By Sana Al Sukhun, MD, MSc
Over the past year, the world has been devastated by the COVID-19 pandemic. It was a wake-up call to remind us how vulnerable and alike we human beings are! The virus simply does not choose, does not care for religion, culture, customs, or country, whether we are poor or rich. To the virus, we are all equal. I am an oncologist, and I will take this opportunity to emphasize that this is also the case for cancer.
Cancer didn’t and will not slow down. It was responsible for the death of 10 million patients worldwide in 2020 in addition to 19.3 million newly diagnosed patients with cancer.1 Compare that to 1.9 million patients who died from COVID-19 in 2020!2 World Cancer Day 2021 is our opportunity to call upon all stakeholders—physicians, patients, survivors, their families, advocacy groups, pharma, government, and, most importantly, mainstream media—to remind the world of a more challenging pandemic to come, the cancer pandemic. A pandemic with no potential for vaccine. A pandemic that needs consistent measures to decrease incidence and persistent collaborative efforts to improve access to treatment worldwide. Together, all our actions matter.
I am an oncologist, and I will be, I am, and I have been caring for my patients during the pandemic. Like all of you, I have been overwhelmed by the COVID-19 storm, the cases I have helped to care for, the stories I have heard from friends, colleagues, and patients battling this common, mysterious enemy. Dealing with the unknown, however, has been the cornerstone of my practice. Cancer, like COVID-19, is another mysterious diagnosis feared by people worldwide. Patients with cancer, and with other diagnoses, still need treatment and follow-up care while the dreadful attack of COVID-19 on our society goes on without giving anyone a break. They still need proper guidance and support while in their treatment journey, a journey that cannot be put on hold pending the pandemic control. I am an oncologist, and I will help my patients balance their treatment needs while maintaining safety. Deep inside I know that patients with cancer are more vulnerable to worse outcomes from the infection—most already know that.3 Therefore, the emphasis has been, and should continue to be, on stressing physical distancing and personal protection measures—wear a mask and wash hands—while supporting and encouraging them to adapt to a changing care pattern: more telemedicine, less family support.4 That simple message can affirm and spread important protective practices among patients, their families, and societies. Together, all our actions matter.
I am an oncologist, and I will speak about the importance of early detection and prevention of cancer even during the COVID-19 pandemic. The pandemic is an opportunity to remind societies of the importance of a healthy lifestyle to combat both COVID-19 and cancer. The financial challenges, together with lockdown restrictions, have had a negative impact on lifestyle: more smoking, more sedentary behavior, greater obesity, and poor diet. All not only increase the risk of death from COVID-19, but also from cancer. People are more attentive these days to focusing on what helps decrease the risk of COVID-19. Let us all talk about the negative impacts of these risk factors, especially smoking, on our health. Not only does smoking increase the risk of death among patients with COVID-19, it also is responsible for 25% to 30% of cancer-related deaths.5 A recently published study demonstrated the negative impact of the pandemic on cancer therapy and research globally. The study projected a significant decline in screening with a subsequent predicted increase in cancer-related deaths by 4% to 17%.6 A decrease in preventative care could mitigate the positive impact on survival recently achieved by modern therapeutics and also negatively impact research funding and the flow of clinical trials. We need to encourage patients to report symptoms even if they cannot go for screening. After all, the earlier the presentation, the better the outcome.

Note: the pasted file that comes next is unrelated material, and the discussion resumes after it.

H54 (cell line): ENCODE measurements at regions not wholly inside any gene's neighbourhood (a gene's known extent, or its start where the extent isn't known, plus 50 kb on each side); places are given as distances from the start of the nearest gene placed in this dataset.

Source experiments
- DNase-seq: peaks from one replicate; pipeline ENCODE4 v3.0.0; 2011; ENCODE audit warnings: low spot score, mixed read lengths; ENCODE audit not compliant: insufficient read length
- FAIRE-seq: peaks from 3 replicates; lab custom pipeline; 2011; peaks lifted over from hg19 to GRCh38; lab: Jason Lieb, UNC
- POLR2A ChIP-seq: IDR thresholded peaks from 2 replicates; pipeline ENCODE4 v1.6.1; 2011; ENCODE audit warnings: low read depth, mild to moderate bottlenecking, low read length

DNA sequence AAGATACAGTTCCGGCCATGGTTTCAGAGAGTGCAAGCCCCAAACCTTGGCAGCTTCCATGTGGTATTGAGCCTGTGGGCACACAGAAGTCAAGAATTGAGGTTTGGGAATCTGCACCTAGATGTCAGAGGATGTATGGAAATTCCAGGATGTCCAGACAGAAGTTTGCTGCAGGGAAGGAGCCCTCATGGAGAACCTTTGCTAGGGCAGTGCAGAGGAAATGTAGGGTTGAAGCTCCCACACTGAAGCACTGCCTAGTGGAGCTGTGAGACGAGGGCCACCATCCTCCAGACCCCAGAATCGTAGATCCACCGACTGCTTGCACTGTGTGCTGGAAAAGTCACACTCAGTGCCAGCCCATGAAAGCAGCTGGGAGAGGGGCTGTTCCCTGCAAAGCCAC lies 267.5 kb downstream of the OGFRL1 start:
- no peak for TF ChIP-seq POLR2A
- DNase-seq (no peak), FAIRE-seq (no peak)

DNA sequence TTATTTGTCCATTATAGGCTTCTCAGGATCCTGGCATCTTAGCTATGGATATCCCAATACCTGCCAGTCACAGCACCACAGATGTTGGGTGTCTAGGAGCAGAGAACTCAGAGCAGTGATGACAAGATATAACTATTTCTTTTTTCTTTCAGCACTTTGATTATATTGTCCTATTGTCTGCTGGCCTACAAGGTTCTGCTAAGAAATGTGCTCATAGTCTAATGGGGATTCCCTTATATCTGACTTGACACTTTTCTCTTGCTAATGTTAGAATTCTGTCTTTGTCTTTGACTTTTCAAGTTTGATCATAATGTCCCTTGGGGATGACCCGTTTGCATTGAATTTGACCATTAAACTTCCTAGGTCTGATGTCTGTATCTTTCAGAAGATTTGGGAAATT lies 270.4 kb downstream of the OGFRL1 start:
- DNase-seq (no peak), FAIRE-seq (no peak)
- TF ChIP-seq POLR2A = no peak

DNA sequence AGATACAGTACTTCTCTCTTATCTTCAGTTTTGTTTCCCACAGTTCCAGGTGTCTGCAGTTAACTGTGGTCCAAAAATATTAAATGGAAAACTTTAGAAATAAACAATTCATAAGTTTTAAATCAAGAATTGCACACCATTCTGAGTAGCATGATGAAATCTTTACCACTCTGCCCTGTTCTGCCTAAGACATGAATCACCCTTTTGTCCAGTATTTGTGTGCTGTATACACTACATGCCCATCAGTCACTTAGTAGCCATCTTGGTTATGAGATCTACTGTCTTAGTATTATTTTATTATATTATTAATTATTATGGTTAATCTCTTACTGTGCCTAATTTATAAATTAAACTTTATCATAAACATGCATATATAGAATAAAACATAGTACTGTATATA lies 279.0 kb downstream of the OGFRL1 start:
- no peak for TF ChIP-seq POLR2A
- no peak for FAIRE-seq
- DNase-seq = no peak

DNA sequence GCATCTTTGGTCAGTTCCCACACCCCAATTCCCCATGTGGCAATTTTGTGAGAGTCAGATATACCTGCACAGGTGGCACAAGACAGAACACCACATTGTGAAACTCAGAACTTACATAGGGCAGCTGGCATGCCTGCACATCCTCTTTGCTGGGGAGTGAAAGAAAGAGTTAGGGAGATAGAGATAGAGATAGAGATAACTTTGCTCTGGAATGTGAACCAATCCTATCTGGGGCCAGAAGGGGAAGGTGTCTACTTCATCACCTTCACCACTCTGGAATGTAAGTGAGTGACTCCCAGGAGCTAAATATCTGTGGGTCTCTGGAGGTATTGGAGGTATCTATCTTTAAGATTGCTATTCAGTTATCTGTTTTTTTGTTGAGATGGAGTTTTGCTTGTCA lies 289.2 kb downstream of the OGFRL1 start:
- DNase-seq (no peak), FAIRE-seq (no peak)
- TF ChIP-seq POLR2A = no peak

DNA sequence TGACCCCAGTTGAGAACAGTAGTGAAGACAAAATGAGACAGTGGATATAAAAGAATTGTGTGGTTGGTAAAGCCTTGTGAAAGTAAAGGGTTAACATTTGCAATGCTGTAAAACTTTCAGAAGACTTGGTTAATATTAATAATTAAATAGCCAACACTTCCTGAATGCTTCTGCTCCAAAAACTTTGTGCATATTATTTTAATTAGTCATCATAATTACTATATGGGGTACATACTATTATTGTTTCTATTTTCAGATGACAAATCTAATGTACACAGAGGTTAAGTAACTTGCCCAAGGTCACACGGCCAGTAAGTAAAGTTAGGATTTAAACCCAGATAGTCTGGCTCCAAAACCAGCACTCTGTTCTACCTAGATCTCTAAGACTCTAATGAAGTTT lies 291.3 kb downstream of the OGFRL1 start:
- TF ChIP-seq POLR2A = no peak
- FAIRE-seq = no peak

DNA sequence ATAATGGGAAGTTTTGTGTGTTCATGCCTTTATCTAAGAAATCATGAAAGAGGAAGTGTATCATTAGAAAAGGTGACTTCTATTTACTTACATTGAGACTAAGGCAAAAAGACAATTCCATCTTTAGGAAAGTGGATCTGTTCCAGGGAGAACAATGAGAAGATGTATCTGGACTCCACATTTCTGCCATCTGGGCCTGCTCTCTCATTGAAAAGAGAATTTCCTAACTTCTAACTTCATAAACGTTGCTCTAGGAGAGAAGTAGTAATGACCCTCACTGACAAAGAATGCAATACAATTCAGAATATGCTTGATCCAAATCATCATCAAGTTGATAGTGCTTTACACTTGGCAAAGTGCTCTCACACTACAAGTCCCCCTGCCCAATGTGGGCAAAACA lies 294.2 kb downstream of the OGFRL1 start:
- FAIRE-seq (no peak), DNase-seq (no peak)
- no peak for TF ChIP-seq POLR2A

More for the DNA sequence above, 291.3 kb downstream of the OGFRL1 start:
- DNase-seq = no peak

On the bright side, the COVID-19 pandemic offered proof that illness is a common enemy that can be defeated only if we all unite and cooperate at all levels. Of course, cancer is no exception; to the contrary, the only way to combat cancer is through cooperation of all stakeholders. Together, all our actions matter.
Dr. Al Sukhun is the director of oncology practice at Al Hyatt Oncology Practice in Jordan, and she is the past president of the Jordanian Oncology Society and chair-elect of ASCO’s International Affairs Committee. Follow her on Twitter @SanaAlSukhun. Disclosure.
- International Agency for Research on Cancer. World Health Organization. Latest Global Cancer Data: Cancer Burden Rises to 19.3 Million New Cases and 10.0 Million Cancer Deaths in 2020. Accessed Feb 1, 2021.
- COVID stats. Accessed Feb 1, 2021.
- Lee LYW, Cazier JB, Starkey T, et al. COVID-19 prevalence and mortality in patients with cancer and the effect of primary tumour subtype and patient demographics: a prospective cohort study. Lancet Oncol. 2020;21:1309-16.
- American Society of Clinical Oncology. ASCO Special Report: A Guide to Cancer Care Delivery During the COVID-19 Pandemic. Dec 15, 2020.
- van Zyl-Smit RN, Richards G, Leone FT. Tobacco smoking and COVID-19 infection. Lancet Respir Med. 2020;8:664-5.
- Bakouny Z, Hawley JE, Choueiri TK, et al. COVID-19 and Cancer: Current Challenges and Perspectives. Cancer Cell. 2020;38:629-46.